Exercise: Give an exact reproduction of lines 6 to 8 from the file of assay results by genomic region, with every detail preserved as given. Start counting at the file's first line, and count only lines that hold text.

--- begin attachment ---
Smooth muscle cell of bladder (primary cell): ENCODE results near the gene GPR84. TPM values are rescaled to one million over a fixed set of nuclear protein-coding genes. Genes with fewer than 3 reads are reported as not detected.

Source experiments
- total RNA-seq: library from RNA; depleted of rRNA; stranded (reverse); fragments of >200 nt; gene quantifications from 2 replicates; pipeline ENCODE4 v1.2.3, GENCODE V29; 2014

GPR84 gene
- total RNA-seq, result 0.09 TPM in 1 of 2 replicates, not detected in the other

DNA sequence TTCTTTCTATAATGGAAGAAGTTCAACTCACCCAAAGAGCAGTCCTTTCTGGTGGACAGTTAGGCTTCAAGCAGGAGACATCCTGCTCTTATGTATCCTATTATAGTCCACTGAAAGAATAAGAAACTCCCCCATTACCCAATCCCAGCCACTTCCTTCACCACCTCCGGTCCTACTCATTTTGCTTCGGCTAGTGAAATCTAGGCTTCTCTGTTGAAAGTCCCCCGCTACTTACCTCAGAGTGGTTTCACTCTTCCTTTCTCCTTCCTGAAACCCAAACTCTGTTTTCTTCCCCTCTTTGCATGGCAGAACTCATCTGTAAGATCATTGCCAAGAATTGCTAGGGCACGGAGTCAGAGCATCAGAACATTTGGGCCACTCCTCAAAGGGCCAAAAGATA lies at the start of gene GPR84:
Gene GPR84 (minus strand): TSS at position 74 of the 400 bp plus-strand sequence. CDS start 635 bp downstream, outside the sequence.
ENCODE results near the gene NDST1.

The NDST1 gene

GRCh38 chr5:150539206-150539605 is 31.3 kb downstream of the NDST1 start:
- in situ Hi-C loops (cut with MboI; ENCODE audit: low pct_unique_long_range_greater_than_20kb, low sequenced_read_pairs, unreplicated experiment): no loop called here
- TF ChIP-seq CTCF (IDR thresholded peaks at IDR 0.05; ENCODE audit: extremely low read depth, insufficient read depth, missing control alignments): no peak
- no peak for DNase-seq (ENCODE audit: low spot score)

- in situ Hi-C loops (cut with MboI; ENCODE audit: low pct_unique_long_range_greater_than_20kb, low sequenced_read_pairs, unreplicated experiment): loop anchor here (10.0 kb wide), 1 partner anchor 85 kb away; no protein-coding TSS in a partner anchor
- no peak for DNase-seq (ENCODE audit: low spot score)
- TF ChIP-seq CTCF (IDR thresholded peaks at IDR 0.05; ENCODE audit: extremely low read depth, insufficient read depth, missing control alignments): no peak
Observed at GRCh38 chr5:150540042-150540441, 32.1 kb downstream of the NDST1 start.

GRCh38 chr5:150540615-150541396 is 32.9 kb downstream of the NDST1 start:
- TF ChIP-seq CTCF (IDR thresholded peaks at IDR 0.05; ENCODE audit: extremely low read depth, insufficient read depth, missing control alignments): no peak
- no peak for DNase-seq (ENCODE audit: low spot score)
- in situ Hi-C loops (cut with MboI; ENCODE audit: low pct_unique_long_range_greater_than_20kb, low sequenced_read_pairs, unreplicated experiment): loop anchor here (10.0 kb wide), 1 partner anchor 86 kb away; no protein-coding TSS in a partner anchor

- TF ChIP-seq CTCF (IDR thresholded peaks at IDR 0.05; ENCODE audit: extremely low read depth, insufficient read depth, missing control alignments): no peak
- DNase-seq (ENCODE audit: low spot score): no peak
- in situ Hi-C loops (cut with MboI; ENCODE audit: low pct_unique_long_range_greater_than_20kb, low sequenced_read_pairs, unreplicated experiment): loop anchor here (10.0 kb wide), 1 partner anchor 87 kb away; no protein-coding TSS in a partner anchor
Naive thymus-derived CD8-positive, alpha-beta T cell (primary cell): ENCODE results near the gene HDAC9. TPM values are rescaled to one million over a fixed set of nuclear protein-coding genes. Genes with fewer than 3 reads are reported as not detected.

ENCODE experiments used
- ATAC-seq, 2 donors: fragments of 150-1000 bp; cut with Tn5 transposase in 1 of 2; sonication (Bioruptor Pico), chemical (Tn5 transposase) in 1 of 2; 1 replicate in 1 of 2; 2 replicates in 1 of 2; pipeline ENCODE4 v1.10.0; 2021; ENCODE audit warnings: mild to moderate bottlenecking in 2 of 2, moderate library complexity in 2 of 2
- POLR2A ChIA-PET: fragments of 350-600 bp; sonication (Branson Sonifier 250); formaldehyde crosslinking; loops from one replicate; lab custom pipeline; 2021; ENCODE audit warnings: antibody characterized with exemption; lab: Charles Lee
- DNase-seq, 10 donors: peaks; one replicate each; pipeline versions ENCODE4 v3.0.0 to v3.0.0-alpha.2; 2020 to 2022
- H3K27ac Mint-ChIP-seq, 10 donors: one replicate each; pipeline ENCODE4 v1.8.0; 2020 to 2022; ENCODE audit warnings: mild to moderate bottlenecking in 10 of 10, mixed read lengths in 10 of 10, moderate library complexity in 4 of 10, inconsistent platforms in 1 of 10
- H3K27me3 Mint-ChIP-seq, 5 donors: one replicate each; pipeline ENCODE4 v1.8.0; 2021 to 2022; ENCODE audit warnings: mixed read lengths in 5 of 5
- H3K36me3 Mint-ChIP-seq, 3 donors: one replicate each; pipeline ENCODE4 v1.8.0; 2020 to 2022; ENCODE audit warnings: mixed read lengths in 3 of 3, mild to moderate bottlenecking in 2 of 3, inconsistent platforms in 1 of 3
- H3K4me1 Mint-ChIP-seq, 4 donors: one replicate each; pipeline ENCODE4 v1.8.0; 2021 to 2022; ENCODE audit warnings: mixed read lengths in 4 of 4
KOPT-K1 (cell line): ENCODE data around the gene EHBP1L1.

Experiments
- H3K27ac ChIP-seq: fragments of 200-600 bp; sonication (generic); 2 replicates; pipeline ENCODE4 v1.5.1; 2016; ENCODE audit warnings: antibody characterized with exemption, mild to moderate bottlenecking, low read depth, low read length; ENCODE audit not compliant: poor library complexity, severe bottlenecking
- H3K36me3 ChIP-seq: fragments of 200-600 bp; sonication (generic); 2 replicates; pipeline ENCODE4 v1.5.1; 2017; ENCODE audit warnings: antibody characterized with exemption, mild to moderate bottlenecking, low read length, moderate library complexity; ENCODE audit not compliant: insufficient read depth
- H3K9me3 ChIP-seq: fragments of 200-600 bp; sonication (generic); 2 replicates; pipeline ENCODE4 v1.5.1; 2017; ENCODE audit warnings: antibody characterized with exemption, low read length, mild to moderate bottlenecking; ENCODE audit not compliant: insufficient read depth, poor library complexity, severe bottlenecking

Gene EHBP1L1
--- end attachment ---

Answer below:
DNA sequence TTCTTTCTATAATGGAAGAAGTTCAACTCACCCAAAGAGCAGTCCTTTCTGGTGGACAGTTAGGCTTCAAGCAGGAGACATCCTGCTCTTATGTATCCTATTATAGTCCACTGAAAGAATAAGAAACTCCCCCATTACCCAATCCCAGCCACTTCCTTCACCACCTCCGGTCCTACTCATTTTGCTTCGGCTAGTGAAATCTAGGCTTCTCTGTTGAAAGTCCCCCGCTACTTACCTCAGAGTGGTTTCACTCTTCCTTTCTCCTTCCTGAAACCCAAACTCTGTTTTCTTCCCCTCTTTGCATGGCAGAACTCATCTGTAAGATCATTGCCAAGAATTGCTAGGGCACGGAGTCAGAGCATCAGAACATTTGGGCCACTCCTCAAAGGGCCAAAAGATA lies at the start of gene GPR84:
Gene GPR84 (minus strand): TSS at position 74 of the 400 bp plus-strand sequence. CDS start 635 bp downstream, outside the sequence.
ENCODE results near the gene NDST1.